Yet, the daily challenges of many people of color — poverty, low education, discrimination — can cause undue stress, depression and anxiety. Dr. Chester M. Pearce, a black psychiatrist affiliated with Massachusetts General Hospital, coined the phrase “microaggressions” in 1970 to mean unintended discrimination. These subtle forms of racism can accumulate and result in a toxic stress response.

The American Psychiatric Association agrees. In 2006 the organization took the position to recognize that racism and racial discrimination can adversely affect mental health.

Stigma

The stigma of a mental health illness looms large among blacks. There is a fear of being considered “crazy” or hospitalized or reluctance to “air their dirty laundry.” Some are too embarrassed to receive care or think that treatment will not be effective. Or they may not be aware that the symptoms require treatment.

Blacks might feel uncomfortable discussing their problems with people of another race for fear they will not be understood or misdiagnosed. NAMI reported that African American men are more likely to receive a misdiagnosis of schizophrenia when expressing symptoms related to mood disorders or PTSD. Medlock agreed. “There’s an over-

diagnosis of schizophrenia and psychosis among blacks,” she explained.

Loss of control is another fear. “The mind is one thing that a person feels able to control,” Medlock theorized. “Especially for individuals who feel they have already lost control of many other areas of their lives, losing control of the mind is scary.”

Religion and faith have long been the cornerstone of the black community. Medlock, who has a master’s degree in divinity, understands. “We try to pray away mental illness,” she explained. Faith may be able to move mountains, but, when it comes to mental health, it might require a little help from a psychiatrist. Medical and spiritual interventions work together for an individual’s healing.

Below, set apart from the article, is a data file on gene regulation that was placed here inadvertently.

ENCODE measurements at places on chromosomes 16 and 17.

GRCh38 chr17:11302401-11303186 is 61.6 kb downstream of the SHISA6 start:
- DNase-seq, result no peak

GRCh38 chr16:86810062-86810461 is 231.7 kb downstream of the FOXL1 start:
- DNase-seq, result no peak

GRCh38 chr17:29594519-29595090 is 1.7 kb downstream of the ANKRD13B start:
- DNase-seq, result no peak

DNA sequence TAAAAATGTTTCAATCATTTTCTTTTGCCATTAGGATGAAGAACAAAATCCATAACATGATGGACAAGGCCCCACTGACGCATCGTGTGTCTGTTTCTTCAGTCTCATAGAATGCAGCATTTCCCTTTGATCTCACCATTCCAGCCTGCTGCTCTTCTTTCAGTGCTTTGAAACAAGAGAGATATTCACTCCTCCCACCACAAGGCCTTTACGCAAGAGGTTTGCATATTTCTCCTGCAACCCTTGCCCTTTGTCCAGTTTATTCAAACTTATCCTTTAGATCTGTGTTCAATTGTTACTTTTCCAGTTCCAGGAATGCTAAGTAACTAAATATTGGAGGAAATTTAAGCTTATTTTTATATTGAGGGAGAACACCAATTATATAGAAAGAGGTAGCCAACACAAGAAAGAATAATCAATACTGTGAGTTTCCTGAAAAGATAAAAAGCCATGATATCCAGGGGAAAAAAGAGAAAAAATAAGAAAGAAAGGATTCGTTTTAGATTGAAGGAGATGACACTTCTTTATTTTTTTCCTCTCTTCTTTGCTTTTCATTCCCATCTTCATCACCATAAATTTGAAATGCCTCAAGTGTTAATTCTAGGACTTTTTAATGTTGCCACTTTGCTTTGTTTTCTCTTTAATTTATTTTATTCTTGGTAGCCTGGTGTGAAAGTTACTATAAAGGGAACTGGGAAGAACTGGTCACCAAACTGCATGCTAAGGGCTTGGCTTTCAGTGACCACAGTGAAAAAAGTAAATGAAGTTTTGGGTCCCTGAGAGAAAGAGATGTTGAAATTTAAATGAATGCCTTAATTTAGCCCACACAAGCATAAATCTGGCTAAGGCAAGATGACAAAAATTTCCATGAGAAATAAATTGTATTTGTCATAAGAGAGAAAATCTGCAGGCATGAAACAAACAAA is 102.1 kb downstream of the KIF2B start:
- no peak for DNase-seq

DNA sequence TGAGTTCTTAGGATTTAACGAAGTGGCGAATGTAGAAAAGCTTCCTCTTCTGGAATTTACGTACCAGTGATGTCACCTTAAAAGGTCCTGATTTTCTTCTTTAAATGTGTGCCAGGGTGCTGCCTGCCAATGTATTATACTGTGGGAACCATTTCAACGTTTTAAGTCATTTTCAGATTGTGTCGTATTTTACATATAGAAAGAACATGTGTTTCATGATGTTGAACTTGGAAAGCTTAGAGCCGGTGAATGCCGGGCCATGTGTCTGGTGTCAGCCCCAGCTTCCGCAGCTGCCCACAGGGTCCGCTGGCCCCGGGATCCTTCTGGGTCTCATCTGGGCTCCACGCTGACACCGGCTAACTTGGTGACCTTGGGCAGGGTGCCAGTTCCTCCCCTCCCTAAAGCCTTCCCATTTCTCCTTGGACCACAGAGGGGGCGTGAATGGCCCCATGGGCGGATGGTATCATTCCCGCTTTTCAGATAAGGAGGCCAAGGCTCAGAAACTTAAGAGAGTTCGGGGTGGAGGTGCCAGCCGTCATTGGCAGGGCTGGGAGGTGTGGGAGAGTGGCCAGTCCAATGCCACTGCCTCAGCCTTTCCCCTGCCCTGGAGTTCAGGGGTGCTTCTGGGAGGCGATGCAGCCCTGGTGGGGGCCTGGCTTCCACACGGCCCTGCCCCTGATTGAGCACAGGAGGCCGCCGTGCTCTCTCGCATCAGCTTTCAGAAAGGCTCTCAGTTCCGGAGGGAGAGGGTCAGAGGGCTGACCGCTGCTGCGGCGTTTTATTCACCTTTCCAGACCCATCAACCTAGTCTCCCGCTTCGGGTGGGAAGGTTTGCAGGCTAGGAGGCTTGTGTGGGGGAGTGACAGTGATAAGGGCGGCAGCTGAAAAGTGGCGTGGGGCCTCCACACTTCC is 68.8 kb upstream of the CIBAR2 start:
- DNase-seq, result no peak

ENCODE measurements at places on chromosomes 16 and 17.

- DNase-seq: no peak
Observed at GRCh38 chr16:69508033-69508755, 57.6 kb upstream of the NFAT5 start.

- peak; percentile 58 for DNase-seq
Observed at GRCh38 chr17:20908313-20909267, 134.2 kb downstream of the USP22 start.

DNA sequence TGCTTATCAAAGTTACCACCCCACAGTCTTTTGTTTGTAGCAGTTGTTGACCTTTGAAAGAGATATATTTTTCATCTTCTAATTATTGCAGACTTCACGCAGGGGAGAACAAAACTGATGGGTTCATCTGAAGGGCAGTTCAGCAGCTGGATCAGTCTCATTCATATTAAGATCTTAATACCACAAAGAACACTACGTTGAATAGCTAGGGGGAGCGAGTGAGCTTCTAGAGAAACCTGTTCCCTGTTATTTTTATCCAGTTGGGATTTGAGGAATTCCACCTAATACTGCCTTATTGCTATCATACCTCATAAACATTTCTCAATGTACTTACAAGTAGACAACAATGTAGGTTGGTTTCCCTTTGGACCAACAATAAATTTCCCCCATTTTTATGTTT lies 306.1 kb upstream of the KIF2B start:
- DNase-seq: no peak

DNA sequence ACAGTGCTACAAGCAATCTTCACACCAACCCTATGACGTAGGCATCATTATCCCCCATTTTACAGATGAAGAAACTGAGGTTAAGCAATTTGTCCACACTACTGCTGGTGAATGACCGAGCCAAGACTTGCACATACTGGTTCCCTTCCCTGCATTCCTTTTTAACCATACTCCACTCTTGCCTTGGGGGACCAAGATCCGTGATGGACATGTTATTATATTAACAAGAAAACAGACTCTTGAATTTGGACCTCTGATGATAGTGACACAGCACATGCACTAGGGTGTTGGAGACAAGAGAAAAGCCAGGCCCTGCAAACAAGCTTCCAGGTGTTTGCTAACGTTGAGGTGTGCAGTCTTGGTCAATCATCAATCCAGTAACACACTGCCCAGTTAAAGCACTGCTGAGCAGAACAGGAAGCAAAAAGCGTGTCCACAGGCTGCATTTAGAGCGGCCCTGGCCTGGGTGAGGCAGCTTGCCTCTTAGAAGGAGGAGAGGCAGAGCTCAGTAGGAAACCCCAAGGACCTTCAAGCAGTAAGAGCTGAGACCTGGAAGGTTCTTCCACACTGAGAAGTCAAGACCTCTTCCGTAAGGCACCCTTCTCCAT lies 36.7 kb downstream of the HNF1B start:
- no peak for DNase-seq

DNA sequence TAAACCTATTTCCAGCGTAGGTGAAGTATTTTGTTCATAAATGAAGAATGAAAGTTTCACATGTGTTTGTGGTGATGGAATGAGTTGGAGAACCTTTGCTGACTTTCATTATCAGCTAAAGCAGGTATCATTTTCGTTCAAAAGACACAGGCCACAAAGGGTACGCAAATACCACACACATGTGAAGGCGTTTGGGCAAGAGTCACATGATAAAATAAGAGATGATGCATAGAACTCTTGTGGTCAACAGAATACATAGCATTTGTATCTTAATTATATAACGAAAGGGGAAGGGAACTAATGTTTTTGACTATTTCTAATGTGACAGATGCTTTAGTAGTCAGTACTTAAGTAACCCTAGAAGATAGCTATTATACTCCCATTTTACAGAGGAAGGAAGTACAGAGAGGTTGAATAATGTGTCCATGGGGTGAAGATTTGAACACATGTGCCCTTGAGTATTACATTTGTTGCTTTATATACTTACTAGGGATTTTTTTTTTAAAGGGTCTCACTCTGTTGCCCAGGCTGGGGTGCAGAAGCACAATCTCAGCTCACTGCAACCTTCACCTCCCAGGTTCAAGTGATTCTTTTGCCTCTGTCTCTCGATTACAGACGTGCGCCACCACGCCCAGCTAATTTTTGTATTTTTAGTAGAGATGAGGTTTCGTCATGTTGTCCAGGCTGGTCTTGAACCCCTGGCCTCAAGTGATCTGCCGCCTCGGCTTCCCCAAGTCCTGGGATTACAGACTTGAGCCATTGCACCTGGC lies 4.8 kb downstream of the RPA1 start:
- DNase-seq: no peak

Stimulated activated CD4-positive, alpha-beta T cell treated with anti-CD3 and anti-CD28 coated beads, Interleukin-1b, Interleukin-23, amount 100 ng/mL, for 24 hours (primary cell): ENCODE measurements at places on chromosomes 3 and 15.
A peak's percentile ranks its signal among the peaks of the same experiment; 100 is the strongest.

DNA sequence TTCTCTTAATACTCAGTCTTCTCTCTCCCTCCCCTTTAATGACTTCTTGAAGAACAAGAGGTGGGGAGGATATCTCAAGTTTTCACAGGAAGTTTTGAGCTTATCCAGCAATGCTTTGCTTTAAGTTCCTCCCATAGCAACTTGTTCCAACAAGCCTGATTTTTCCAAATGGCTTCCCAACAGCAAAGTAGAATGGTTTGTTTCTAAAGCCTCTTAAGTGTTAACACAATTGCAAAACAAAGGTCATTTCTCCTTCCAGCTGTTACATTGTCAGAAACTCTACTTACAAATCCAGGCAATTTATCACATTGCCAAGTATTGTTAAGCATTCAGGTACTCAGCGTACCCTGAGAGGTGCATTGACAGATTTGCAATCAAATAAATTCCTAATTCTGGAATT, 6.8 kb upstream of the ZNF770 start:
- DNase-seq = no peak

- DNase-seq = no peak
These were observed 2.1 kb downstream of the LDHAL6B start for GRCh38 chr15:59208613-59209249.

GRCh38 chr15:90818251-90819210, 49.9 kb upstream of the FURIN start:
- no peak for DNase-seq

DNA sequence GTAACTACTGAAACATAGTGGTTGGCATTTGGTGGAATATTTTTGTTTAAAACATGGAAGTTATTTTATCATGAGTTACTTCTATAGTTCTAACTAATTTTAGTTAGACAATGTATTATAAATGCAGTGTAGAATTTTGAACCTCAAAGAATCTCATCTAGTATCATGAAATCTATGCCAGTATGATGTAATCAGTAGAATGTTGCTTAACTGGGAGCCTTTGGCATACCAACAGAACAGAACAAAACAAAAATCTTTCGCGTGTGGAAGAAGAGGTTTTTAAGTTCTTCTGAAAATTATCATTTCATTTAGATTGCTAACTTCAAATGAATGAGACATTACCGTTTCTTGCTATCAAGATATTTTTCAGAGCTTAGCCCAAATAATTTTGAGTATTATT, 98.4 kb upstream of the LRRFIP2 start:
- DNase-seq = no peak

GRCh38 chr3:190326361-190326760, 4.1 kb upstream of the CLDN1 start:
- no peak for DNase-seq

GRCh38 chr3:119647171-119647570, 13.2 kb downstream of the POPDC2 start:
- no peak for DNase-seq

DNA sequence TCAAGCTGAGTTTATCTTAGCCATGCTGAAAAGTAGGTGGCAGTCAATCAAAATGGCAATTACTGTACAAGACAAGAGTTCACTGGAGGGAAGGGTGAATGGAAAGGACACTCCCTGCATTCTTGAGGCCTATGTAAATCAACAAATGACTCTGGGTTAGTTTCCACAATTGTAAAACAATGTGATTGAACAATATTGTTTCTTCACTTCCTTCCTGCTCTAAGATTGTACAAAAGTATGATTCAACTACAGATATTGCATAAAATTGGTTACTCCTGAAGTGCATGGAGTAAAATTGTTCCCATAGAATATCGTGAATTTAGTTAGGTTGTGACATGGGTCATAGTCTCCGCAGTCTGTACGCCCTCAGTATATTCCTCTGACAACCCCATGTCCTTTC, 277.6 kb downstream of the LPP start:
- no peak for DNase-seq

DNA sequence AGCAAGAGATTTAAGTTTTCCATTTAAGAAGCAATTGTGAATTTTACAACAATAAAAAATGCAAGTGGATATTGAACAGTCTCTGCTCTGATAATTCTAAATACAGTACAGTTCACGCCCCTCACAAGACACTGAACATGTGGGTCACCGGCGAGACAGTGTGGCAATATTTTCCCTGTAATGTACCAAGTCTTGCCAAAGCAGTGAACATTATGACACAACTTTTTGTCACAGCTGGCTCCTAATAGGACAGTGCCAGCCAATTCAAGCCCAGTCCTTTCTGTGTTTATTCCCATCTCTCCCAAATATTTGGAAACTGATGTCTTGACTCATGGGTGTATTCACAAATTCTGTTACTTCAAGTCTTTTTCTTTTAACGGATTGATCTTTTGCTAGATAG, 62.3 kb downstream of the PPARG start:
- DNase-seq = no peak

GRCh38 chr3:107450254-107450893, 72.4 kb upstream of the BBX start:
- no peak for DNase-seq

The impact of stigma is unfortunate. Mental illness can be treated with good results. Medications, such as anti-depressants and mood stabilizers are effective. Meds are part of the treatment. Psychotherapy, or talk therapy is the other. “Talk therapy helps you to get to the root of the problem,” Medlock said. “It causes changes in the brain as do meds.” She stressed the impact of lifestyle. A healthy diet, exercise and some supplements, such as omega 3, all play into a healthy mind, she advised.

Consequences

Ignoring the problem will not make it go away. There can be dire consequences in addition to unnecessary pain and suffering. A government report found that more than one-fourth of all sheltered persons who were homeless had a severe mental illness and more than one-third had chronic substance abuse.

In a presentation to the Massachusetts Association for Mental Health, Steven W. Tompkins, the sheriff of Suffolk County, said, “Approximately 42 percent of Suffolk County inmates present with some form of mental illness that ranges from mild personality disorder to major mental illness. Of that number, approximately 26 percent suffer from a major mental illness.” He went on to explain that many inmates have co-occurring mental health and substance abuse disorders.

Medlock is encouraging. “Some people can recover fully from a mental illness,” she explained. “If the illness no longer impedes one’s ability to have the life they desire, that is considered a full recovery.”